Deconstructing Madness in Crime and Punishment and Don Quixote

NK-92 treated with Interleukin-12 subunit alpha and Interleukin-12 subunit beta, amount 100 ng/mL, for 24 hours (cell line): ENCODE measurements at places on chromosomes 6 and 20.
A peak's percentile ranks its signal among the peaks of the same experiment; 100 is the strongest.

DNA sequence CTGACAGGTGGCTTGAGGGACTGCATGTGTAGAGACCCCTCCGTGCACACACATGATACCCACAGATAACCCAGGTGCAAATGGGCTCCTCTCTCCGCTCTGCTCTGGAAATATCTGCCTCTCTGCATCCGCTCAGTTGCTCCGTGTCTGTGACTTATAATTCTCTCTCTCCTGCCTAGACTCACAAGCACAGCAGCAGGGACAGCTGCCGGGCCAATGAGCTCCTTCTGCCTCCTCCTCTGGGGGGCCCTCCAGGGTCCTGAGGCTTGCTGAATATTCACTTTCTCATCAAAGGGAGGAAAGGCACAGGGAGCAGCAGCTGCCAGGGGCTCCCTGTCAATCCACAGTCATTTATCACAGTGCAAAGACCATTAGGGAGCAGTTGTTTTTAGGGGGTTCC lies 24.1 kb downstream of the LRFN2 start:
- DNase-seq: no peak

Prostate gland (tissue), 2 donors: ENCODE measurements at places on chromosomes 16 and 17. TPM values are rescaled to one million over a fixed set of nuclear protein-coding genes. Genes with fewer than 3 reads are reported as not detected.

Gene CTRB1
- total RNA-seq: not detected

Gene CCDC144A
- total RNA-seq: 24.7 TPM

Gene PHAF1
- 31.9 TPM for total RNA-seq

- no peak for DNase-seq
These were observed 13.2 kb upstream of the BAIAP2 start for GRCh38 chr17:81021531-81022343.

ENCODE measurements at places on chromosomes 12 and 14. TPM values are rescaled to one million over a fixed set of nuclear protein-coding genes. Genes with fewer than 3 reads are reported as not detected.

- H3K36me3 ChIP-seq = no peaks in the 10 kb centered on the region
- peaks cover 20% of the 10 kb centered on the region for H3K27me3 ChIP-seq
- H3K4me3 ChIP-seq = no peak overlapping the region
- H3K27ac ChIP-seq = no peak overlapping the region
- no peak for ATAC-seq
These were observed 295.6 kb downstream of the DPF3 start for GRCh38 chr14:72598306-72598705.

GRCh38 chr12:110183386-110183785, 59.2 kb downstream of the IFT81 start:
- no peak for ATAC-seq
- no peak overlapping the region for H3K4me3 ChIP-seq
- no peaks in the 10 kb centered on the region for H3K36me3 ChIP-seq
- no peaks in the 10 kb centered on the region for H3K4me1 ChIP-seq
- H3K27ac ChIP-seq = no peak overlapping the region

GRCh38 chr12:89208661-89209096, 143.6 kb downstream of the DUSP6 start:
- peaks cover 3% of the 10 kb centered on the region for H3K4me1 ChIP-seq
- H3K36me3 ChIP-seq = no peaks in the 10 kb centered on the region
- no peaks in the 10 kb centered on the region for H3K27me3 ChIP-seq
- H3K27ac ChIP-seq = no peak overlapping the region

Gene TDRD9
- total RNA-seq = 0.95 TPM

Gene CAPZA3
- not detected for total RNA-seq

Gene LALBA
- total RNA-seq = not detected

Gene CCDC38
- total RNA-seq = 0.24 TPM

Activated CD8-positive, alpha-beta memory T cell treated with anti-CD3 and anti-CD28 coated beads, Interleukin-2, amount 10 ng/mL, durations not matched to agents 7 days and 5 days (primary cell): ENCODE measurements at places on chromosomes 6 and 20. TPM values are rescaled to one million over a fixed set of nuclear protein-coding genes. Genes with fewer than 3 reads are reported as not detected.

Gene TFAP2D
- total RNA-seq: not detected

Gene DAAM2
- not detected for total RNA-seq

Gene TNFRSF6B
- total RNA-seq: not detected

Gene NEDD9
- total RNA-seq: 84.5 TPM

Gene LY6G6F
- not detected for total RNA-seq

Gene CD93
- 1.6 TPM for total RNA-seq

Madness and sanity seem to exist on opposite poles of a binary; one is defined by the absence of the other. However, this binary, though present in Fyodor Dostoevsky’s Crime and Punishment and Miguel de Cervantes’ Don Quixote, is problematic. The protagonists – who are meant to represent the mad extreme – straddle the line that separates sanity from madness, and they thus refuse to be so easily classified. While the authors demonstrate that such a binary cannot explain a complex human character, they extend their argument one step further: madness is not an agent that results in irrational human behavior, but a description of such behavior. One is not irrational because he is mad; one is considered mad by society because he is behaving irrationally. To gain an understanding of the reason for certain behavior, one must consider each thread in the web of causes that shape identity and effect action.Cervantes encourages the reader to conclude that Don Quixote is undoubtedly mad. The reader is easily convinced because the third-party narrator is presented as objective and omniscient. The narrator describes Don Quixote as having “utterly wrecked his reason” and fallen “into the strangest fancy that ever a madman had in the whole world” (Cervantes 33). If Quixote represents the mad extreme of the binary, the narrator corresponds to the opposite pole. Thus, the reader himself, who is aligned with the narrator, finds his position next to the narrator on one extreme. Sancho Panza, who serves as a voice for the reader, further convinces the reader that Don Quixote is entirely delusional. He voices the reader’s unbelief and outrage that Don Quixote allows his fantasies to have such disastrous real world effects. For example, when Don Quixote asserts that he will avenge “the outrage which they have done to Rocinante,” Sancho replies skeptically, “How the devil can we take revengeŠwhen there are more than twenty of them, and we are only twoŠ?” (Cervantes 112). Sancho humbly voices his disbelief again and again. In responding to a typical adventure resulting in personal injury, Sancho says, “It’s my opinion that the creatures who amused themselves at my expense were not phantoms or enchanted, as your worship says, but flesh-and-blood men like ourselves” (Cervantes 133). The narrator also makes a clear distinction between what Don Quixote’s imagines and what is real. Even the most clear situations “[do] not prevent Don Quixote from imagining what [is] neither visible nor existing” (Cervantes 135). The simple binary that classifies both Quixote and Sancho in the beginning, however, does not exist for long; Cervantes begins to explore how madness and sanity can overlap.It becomes increasingly clear that Don Quixote’s madness is not seamless; the reader catches Don Quixote in moments of perfect clarity, during which he seems entirely capable of rational thought. Quixote is able to discuss politics with the priest in the barber “with such intelligenceŠthat the two examiners had no doubt whatever that he was quite recovered and in complete possession of his wits” (Cervantes 472). He becomes increasingly able to recognize the limits of his imagination and increasingly willing to relinquish the fantasy once it begins to push these limits. When Quixote mistakes a church for Dulcinea’s palace, for example, he realizes “immediately that the building was no royal castle, but the parish church of the place” (Cervantes 521). Similarly, Sancho Panza – and other characters that represent reason – exhibits madness amidst his rationality. The reader doubts exactly how reasonable Sancho can actually be if he continues as Quixote’s squire despite the fact that he recognizes the folly of Quixote’s actions. He does so because he believes that “an adventure might occur that would win him in the twinkling of an eye some isle, of which he would [be made] governor” (Cervantes 66). The canon later notes this contradiction as he marvels “at Sancho’s foolishness in so ardently desiring the courtship of his master had promised him” (Cervantes 443). The strange concurrence of madness and sanity in these characters is remarkably similar. The priest and the barber, for instance, compare the madness of these two characters, commenting that “the pair of them seem to be cast in one mould, and the master’s madness would not be worth a farthing without the squire’s foolishness” (Cervantes 482). By demonstrating how madness and sanity can coexist, Cervantes begins to break down the binary he originally put in place.The reader is given further reason to be suspicious of Don Quixote’s madness. There seem to be a certain order and sense to his madness, described by the narrator as “well-reasoned nonsense” (Cervantes 443). Firstly, his madness is limited to the topic of chivalry – he can comment rationally on almost any other issue. For example, when Quixote is being returned home for rehabilitation in, the canon notes that he displayed “excellent senseŠin his conversation and in his answers” and “only [loses] his stirrupsŠon the subject of chivalry” (Cervantes 435). Once inside the fictional chivalric world he has created for himself, however, Quixote’s behavior and reasoning is both consistent and rational. He carefully follows the guidelines outlined by the canon of chivalric literature with which he is so familiar. For example, “Don Quixote [often does] sleep but [thinks] about his Lady Dulcinea, to conform to what he [has] read in his books about knights spending many sleepless knights in woodland and desert dwelling on the memory of their ladies” (Cervantes 70). All of his actions are entirely consistent with what is expected of a knight errant. Quixote has clearly not lost the ability to reason, as such inability would be universally present.Citing “madness” as the reason that Don Quixote has suddenly refashioned himself as a knight errant becomes a less and less satisfactory explanation for his behavior. If not it is not because he is mad, the curious reader will question, why does Quixote behave in a manner that is entirely delusional? Cervantes urges the reader to make a critical shift in his reasoning; he urges the reader to regard madness not as a cause for irrational behavior, but rather as a description of it.It is important to consider the function that Quixote’s behavior serves. What need does it fulfill? Quixote, before he became a knight errant, lead a comfortable yet boring life, with a “habitual dietŠon [which] he spent three-quarters of his income” and essentially “nothing to doŠ[but to give] himself up to the reading of books on knight errantry” (Cervantes 31). It is no wonder that he took such pleasure in reading chivalric novels, which allowed him to vicariously experience honor, victory, and true love. If one enjoys something vicariously, it is reasonable to assume that he might enjoy experiencing it in real life. This would explain why Quixote “hastened to translate his desires into actionŠimpelled to this by the thought of the loss the world suffered by his delay, seeing the grievances there were to redress, the wrongs to right, the injuries to amendŠ” (Cervantes 33-35). Becoming a knight errant, therefore, responded to Quixote’s thirst for adventure, honor, renown, and a purpose. One sees that Sancho, too, allows himself to be deluded in order to fill a specific need: to provide for his family and elevate his social status.If madness is not the cause of certain behavior but a description of it, the reader must question by what criteria the behavior is judged and who determines this criteria. Quixote’s behavior is considered mad because it responds to a world that is inconsistent with what most people view as reality. It is unfortunate for Don Quixote that he cannot be a true knight. Don Quixote does not Don Quixote authors both his identity and his purpose: he has adopted the identity of a knight errant, as defined by his chivalric novels, and he transforms everyday situations into adventures and conquests so that he something to do, a purpose.In the final pages of Don Quixote, Cervantes furthers his argument that behavior and thus identity changes as our internal needs change. When Quixote has essentially been defeated as a knight errant – and is required to stay in the village for a year – he decides to a shepherd, to “give play to [his imagination] and devise the scheme of the pastoral life [he is] meant to follow” that “could give free rein to his amorous thoughts, whilst occupying himself in that pastoral and virtuous calling” (Cervantes 930). Shepherding befits the more melancholy Don Quixote and would allow him to mourn his defeat lost love and amongst male friends. However, this need abruptly changes once again when Quixote “a fever [seizes] him” and sends him to his death bed (Cervantes 935). A sudden conversion to Christianity follows, with a sober renunciation of his folly as a knight. While this may seem to the reader that he has finally surrendered to reality and returned to his true self, Cervantes alerts us that something more may be happening. Just as Quixote is renouncing “those detestable books of chivalry,” he bemoans the fact that his imminent death “leaves [him] no time to make amends by reading other [religious] books which might enlighten [his] soul” (Cervantes 35). This aligns his conversion to Christianity with his conversion to knight-errantry; Christianity is merely another identity that one can don like a cloak. Cervantes, however, seems to suggest that there is no such thing as absolute identity, and that even socially accepted, “sane” identities (such as Christianity) are constructed rather then intrinsic.There are many parallels in the way that Cervantes and Dostoevsky treat madness. Like Cervantes, Dostoevsky aims to convince the reader in the beginning that his protagonist, Raskolnikov, is mad. Through free and direct discourse, Dostoevsky opens a window onto Raskolnikov’s mental processes. This entrance into the mind of the protagonist is a departure from Cervantes, whose narrative voice remains distinct from that of the protagonist. Dostoevsky transports the reader inside Raskolnikov’s head by blending the narrative voice with Raskolnikov’s internal monologue. One of Raskolnikov’s thoughts, for example, slips into the narration: “But to stop on the stairsŠto have to dodge all the while, make excuses, lie – oh, no, better to steal catlike down the stairs somehow and slip away unseen by anyone” (Dostoevsky 3). Conversely, a technique that Dostoevsky uses to capture Raskolnikov’s disjointed thought process leaks into the narration as well. The ellipses – often used to illustrate how Raskolnikov’s thoughts run into one another – are usually contained inside of the quotations of his inner thoughts. Sometimes, however, they seem to escape: “Now its peculiar ring seemed suddenly to remind [Raskolnikov] of something and bring it clearly before himŠHe jumped, so weak had his nerves become this time” (Dostoevsky 6) . Even Raskolnikov’s first transcribed thoughts – which babble about babbling – echo with insanity: ” ŒI learned to babble over this past month, lying in a corner day in and day out, thinking aboutŠcuckooland’ ” (Dostoevsky 4) . The narrative description of Raskolnikov furthers the notion that he is mad: “There was something strange in him; his eyes seemed even to be lit with raptureŠ there seemed also to be a flicker of madness in them” (Dostoevsky 12). As the novel unfolds, there is more and more evidence that suggests that Raskolnikov is mad. This evidence includes mainly actions and thoughts that seem inconsistent, contradictory, asocial, without a rational motive, or independent of causality. For example, after Raskolnikov reads his mother’s letter, he exhibits what seem to be contradictory emotions: sadness and malicious delight. His “face was wet with tearsŠbut when he finished, it was pale, twisted convulsively, and a heavy, bilious, spiteful smile wandered over his face” (Dostoevsky 39). Such examples that suggest that Raskolnikov is mad are innumerable.While Dostoevsky clearly wants Raskolnikov to appear mad, the divide between madness and sanity in Crime and Punishment is even less clear than in Don Quixote. The first binary that becomes problematic is that the world inside Raskolnikov’s mind is mad and the world outside is orderly and sane. This binary weakens as the reader catches glimpses of complete lucidity and even calculation in Raskolnikov’s reasoning and behavior, until it becomes clear that Raskolnikov, like Don Quixote, is concurrently sane and mad, a seeming paradox that it is not altogether surprising for someone whose name is derived from raskol, the Russian word for split. In one scene, Raskolnikov cries out at this mother and sister “with exaggerated irritation,” but “was partly pretending” (Dostoevsky 246). Yet another binary – which places Razumikhin at the sane extreme and Raskolnikov as the mad extreme – parallels the binary that Cervantes sets up between Sancho Panza and Don Quixote. It functions in a similar fashion. Razumikhin exhibits his own sort of madness: he is always drunk, which obscures his reason and makes him socially overbearing. Perhaps the most striking binary that Dostoevsky destabilizes is that between the reader and Raskolnikov, which classifies the reader as sane and Raskolnikov as mad. However, Dostoevsky, by granting the reader access to Raskolnikov’s inner world, facilitates a connection between reader and protagonist. By the time that Raskolnikov has committed the murder, the reader finds himself as caught up in the emotion and excitement as Raskolnikov is, experiencing a vicarious feeling of anxiety about the possibility of apprehended and release after the crime is finally committed.Dostoevsky, like Cervantes, suggests that madness has no agency in itself, but is merely a behavioral classification. The reasons why Raskolnikov commits the murder are purposefully left ambiguous, and perhaps remain unresolved – even by the end of the novel. Dostoevsky presents several possible explanations as to why Raskolnikov committed the crime, including financial gain, humanitarian reasons, mental illness, and environmental influences, to name a few. While each proposal has merit and seems plausible, none of them are alone enough to explain Raskolnikov’s behavior. Environment, for example, is cited as one possible cause. Given the terrible poverty of his situation, it is no wonder that he is driven to desperation. Svidrigailov remarks that “one seldom finds a place where there are so many gloomy, sharp, and strange influences on the soul of a man as in Petersburg (Dostoevsky 467). Razumikhin describes him as “a poor student, crippled by poverty and hypochondria, on the verge of a cruel illness and delirium” (Dostoevsky 268). Some people believe that “if society itself is normally set up, all crimes will at once disappear, because there will be no reason for protesting and everyone will instantly become righteous,” while others are staunchly against this theory because “nature isn’t taken into account” (Dostoevsky 256). When none of this theories seem to be sufficient, it is concluded “that the crime itself could not have occurred otherwise than in some sort of temporary insanity, including, so to speak, a morbid monomania of murder and robbery, with no further aim or calculation for profit” (Dostoevsky 536). This conclusion, however, seems terribly insufficient, leaving the reader with a cold dissatisfaction. The political theory that Raskolnikov subscribes most vehemently to is that there are two classes of people: the ordinary and the extraordinary. As much as Raskolnikov wants to believe that his crime was a trial of sorts to see whether or he was a Napoleon or a louse, the truth seems to be that he already knows that he is no Napoleon. He says to himself, “I had to have known beforehandŠEh! but I did know beforehand!” (Dostoevsky 274). Raskolnikov perhaps comes closest to understanding by concluding that he “just wanted to dareŠthat’s the whole reason!” (Dostoevsky 418). It is this unidentifiable, visceral, nearly compulsive urge that originates from deep within the subconscious.While Dostoevsky cannot help the reader to fully demystify the human subconscious, he can induce pang – however slight – of the same subconscious urge to kill that Raskolnikov himself experiences. This, perhaps, is Dostoevsky true stroke of genius. This urge exists completely outside of the realm of madness, as defined by society. It is also important to remember that Dostoevsky was writing in a post-Freudian time, and Dostoevsky seems to encourage the reader to theorize about Raskolnikov’s subconscious activity. Raskolnikov’s dreams about the horse and the apocalyptic world beg for such analysis. In this dream, he is a little boy walking with his father. They come across a drunken crowd of people trying to force an old mare to drag a load that is far too heavy for her. Raskolnikov, as the child, feels utterly powerless because he cannot provoke a response from his impotent father and cannot stop the whipping, even when he puts his own body between the horse and the whip (Dostoevsky 56). This dream suggests another possible motive for the crime: Raskolnikov wants to do something to oppose his feelings of impotence and powerlessness in life. When Porfiry says, “Human nature is a mirror, sir, the clearest mirror,” he is perhaps referring to the fact that our behavior is a manifestation of the activity happening on a subconscious level that we cannot understand rationally (Dostoevsky 342). The subconscious is like a black box that consolidates innumerable causes and results in a particular action or thought. However, how these causes interact inside this dark box is a very complicated matter, one that Dostoevsky certainly does not fully resolve. It is likely that the activity and workings of the subconscious are beyond even the retrospective theorizing of the conscious mind. Because the subconscious mind is so difficult to understand, the actions that it effects could be mislabeled by society as induced by madness.Dostoevsky and Cervantes both argue that madness is defined by society and is the description rather than an agent. In this, they acknowledge the universality of urges and desires to fill our subconscious needs. There is, however, something that sets Don Quixote and Raskolnikov apart from the average person. The difference seems to lie in the fact that Quixote and Raskolnikov respond to these urges with little consideration of how their fulfillment will work in the framework of society. Raskolnikov, for example, overhears two young men in a pub discussing whether they would “kill the old womanŠfor the sake of justice,” seeing as she is “a stupid, meaningless, worthless, wicked, sick old crone…harmful to everyone” (Dostoevsky 65). They are contemplating the exact same idea as Raskolnikov; the difference is that Raskolnikov actually follows through. Raskolnikov suggests that all men have urges and desires, yet choose not to respond to them as a result of “cowardice;” man fears “a new step, [his] own new word” (Dostoevsky 4). Cervantes also shows the universality of these urges. While Cervantes does not make the reader see delusion as reality, he has effectively induced the same visceral urge to refashion ourselves according to our needs that originally drove Quixote. And we are certainly not alone. Sancho, the priest, and the barber – all of who are figures aligned with the reader as voices of reason and sense – become terribly excited with Quixote’s new proposal. While “astonished at Don Quixote’s fresh craze,” the priest and the barber “gave in to his new project, applauding his folly as wisdom and offering to join him in its pursuit” (Cervantes 933).While both Cervantes and Dostoevsky acknowledge that identity is always relative to society, they do not denounce this influence altogether or advocate that one simply create a fictional world in response to his individual needs. Both authors issue a warning against allowing subconscious desires to triumph over reason or to result in asocial behavior. This is illustrated particularly well in Raskolnikov’s apocalyptic dream, in which the human race is infected by trichinae that make each person think “the truth [is] contained in himself alone,” and as a result, they cannot ” agree on what to regard as evil, what as good” (Dostoevsky 547). This dream shows the large-scale implications of such behavior. Similarly, Cervantes certainly presents a bitter side to knight errantry, especially in the melancholy that follows it.